Now that’s scary! White-nose syndrome decimating US bat populations

from Wildlife Promise

Little brown bat affected by White-nose syndrome (Photo credit: USFWS)

It’s almost Halloween and there is no better time to spotlight an animal in need of our attention: bats!

Bat populations across the northeastern United States are being destroyed by a deadly new fungal disease known as white-nose syndrome. As the name suggests, this fungus burrows into the live tissue of hibernating bats, covering their muzzles, ears, and sometimes wings with white fuzz.

A fuzzy appearance is just one symptom of the disease. A bigger issue is that hibernating bats with white-nose syndrome became emaciated and lose most of their body fat. This is a huge problem for hibernating bats, which rely upon stored energy to survive the winter. Although nobody yet knows exactly how the disease operates, Scientists hypothesize that bats infected with the fungus may wake up more frequently during hibernation, causing them to burn through energy and eventually starve to death.

White-nose syndrome was first discovered in February 2006 in Howes Cave near Albany, NY. In just four years, it has spread nearly halfway across the country. Because bats can fly long distances and tend to congregate in large numbers, the disease seems to spread easily from bat to bat, and to new caves.

The effect of white-nose syndrome on bat populations is truly devastating. In one year, 30-99% of the bats in infected hibernacula may die. A recent study in the journal Science predicts that as a result of white-nose syndrome, the little brown bat—one of the most common North American bats—may become extinct within the next sixteen years. The little brown bat is just one of seven hibernating bat species in North America currently affected by white-nose syndrome. Other species affected by the disease include the Indiana bat, which is already listed as an endangered species.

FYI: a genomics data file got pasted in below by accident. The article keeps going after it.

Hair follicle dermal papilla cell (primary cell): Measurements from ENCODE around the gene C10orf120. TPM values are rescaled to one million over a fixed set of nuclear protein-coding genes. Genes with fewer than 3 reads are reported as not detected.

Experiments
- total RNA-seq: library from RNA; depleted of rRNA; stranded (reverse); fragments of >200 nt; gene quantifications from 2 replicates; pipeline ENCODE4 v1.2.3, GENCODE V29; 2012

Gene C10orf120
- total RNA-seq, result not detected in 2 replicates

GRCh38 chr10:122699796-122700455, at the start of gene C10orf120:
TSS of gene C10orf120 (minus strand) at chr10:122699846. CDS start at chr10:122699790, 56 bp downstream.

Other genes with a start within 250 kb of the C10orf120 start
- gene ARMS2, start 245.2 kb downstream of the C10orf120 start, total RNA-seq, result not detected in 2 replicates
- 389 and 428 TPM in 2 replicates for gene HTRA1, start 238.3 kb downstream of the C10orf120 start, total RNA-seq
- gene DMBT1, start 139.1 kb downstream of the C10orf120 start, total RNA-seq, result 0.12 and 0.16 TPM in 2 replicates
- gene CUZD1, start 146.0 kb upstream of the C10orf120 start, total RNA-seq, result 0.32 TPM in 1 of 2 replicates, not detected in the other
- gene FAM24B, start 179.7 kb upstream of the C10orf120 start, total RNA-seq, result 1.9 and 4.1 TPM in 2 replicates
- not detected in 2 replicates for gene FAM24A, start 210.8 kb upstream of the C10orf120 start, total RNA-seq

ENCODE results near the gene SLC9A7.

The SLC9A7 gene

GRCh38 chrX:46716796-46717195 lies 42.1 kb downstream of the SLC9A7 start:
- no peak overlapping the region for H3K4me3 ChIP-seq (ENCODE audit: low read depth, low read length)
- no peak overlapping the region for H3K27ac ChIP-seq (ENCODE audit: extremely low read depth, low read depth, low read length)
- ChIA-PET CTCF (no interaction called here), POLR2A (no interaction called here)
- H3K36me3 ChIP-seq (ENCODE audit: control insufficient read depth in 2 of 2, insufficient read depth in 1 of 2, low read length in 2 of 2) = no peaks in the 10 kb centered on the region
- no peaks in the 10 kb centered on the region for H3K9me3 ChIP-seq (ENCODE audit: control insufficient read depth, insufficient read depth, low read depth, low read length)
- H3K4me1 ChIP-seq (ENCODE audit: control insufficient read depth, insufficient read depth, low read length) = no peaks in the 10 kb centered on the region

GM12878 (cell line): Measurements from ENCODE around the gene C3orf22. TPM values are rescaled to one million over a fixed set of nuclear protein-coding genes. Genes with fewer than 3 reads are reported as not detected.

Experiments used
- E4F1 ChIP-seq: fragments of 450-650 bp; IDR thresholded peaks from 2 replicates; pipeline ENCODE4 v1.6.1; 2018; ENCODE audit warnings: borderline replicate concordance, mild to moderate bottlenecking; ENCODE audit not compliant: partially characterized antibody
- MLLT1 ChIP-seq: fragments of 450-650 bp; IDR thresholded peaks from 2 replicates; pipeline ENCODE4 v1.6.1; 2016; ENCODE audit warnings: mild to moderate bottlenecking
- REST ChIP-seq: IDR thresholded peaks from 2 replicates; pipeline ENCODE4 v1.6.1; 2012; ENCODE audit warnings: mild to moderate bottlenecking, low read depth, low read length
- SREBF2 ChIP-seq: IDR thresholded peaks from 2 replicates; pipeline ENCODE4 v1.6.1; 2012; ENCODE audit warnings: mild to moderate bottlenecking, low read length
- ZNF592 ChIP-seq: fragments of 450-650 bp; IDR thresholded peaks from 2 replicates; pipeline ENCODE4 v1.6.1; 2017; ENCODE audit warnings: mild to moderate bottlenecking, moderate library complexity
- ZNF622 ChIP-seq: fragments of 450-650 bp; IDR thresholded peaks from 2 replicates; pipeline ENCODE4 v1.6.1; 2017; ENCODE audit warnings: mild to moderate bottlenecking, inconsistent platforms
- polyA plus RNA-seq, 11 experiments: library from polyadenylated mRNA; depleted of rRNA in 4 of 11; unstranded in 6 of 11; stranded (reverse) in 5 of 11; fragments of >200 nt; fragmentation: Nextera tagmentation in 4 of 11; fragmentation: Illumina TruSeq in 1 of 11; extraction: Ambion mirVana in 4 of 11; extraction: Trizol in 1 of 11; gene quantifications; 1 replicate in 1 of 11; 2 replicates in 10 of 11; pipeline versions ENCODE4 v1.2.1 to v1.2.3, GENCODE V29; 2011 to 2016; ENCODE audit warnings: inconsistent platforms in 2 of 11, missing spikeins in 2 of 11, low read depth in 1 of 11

The loss of so many bats will not go unnoticed! Bats can eat up to half their body weight a night in insects. Without bats patrolling our skies, agricultural pests and crop damage could increase. Furthermore, bats are a keystone species in cave ecosystems. Cave dwelling invertebrates and micro-organisms depend upon bat guano for food. Without bats, cave ecosystem function will be disrupted.

You can celebrate Halloween and help save bats by doing the following:

  1. Report unusual bat activity (e.g. bats flying outside during the daytime in winter) to the Fish and Wildlife Service.
  2. Abide by cave closures and decontaminate caving equipment after each cave visit.
  3. Tell your friends and family about white-nose syndrome and why it is important to conserve bats.
  4. You can learn more about bats on NWF’s website.  Also check out white-nose syndrome resources like the USGS website and this neat video put together by the Fish and Wildlife Service and US Forest Service